Science has never been more crucial to deciding the political issues facing the country. Yet science and scientists have less influence with the federal government than at any time since Richard Nixon fired his science advisors. In the White House and Congress today, findings are reported in a politicized manner; spun or distorted to fit the speaker's agenda; or, when they're too inconvenient, ignored entirely. On a broad array of issues-stem cell research, climate change, evolution, sex education, product safety, environmental regulation, and many others-the Bush administration's positions fly in the face of overwhelming scientific consensus. Federal science agencies-once fiercely independent under both Republican and Democratic presidents-are increasingly staffed by political appointees who know industry lobbyists and evangelical activists far better than they know the science. This is not unique to the Bush administration, but it is largely a Republican phenomenon, born of a conservative dislike of environmental, health, and safety regulation, and at the extremes, of evolution and legalized abortion. In The Republican War on Science, Chris Mooney ties together the disparate strands of the attack on science into a compelling and frightening account of our government's increasing unwillingness to distinguish between legitimate research and ideologically driven pseudoscience.
Does the Bush administration ignore or deny mainstream research to please its conservative base? Have business groups and certain religious lobbies helped it do so? Does Bush-era treatment of scientists differ from that of Clinton, George H.W. Bush and Reagan? Has a Republican Congress passed laws designed to disable clean air and water efforts, and has it dismantled safeguards, such as the Congressional Office of Technology Assessment, meant to give legislators unbiased advice? Mooney's passionate, thoroughly researched volume answers these questions with an urgent "yes." A former American Prospect writer who is making his book debut, Mooney uses interviews and old-fashioned document-digging to explain how, over two decades, right-wing politicians built institutions designed to discredit working scientists; how some energy companies have allied themselves with powerful Republicans (such as Sen. James Inhofe of Oklahoma) to block or reverse U.S. steps to curb global warming; and how the present administration defies expert consensus on climate change, on mercury pollution, even on how to read statistics. Mooney tracks Bush White House efforts to spread misinformation about stem cells; the work of religious right regulators like Dr. David Hager (formerly on the FDA's Reproductive Health Drugs advisory committee) in restricting access to birth control; and the attempts of the Discovery Institute (and other think tanks linked to the Bush base) to fight the teaching of evolution. In the past five years, Mooney documents, many formerly apolitical physicists, biologists and doctors have come to believe there is a "pattern" of science abuse under Bush, a push back against the methods of science itself. Conservatives may react with indignation; liberals, moderates and working scientists will find few surprises,but Mooney's very readable, and understandably partisan, volume is the first to put the whole story, thoroughly documented, in one place.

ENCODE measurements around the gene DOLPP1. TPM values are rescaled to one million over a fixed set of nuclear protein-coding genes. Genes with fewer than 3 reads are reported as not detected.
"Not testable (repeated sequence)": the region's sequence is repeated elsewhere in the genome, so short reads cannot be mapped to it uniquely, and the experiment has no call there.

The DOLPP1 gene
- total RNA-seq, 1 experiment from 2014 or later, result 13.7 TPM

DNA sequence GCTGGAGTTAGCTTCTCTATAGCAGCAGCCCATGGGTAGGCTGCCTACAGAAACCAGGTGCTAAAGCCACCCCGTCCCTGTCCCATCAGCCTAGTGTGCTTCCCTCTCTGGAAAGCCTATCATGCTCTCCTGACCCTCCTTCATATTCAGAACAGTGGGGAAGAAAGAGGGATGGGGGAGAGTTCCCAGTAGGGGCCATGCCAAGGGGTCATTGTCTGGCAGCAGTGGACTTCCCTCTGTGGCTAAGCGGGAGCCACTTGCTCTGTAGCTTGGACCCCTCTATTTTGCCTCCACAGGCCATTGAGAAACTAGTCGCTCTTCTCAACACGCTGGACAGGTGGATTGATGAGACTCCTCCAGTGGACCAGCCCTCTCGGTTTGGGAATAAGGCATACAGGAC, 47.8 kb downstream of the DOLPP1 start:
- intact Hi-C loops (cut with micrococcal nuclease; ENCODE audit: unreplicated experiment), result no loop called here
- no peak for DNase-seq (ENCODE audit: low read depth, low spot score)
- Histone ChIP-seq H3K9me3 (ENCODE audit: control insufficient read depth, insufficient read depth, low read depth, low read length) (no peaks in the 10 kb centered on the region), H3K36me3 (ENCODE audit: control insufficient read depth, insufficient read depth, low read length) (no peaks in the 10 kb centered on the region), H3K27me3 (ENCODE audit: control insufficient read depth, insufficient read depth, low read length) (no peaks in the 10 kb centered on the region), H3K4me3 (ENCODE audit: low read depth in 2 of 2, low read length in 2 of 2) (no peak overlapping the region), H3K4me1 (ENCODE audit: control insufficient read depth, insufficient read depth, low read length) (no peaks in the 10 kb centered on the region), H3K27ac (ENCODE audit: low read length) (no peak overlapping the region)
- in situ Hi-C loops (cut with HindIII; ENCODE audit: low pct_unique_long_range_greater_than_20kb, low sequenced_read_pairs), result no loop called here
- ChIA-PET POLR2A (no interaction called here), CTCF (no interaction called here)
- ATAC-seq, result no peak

Copyright (c) Reed Business Information, a division of Reed Elsevier Inc. All rights reserved. --This text refers to the Hardcover edition.
-- PUBLISHERS WEEKLY.
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August 07, 2006
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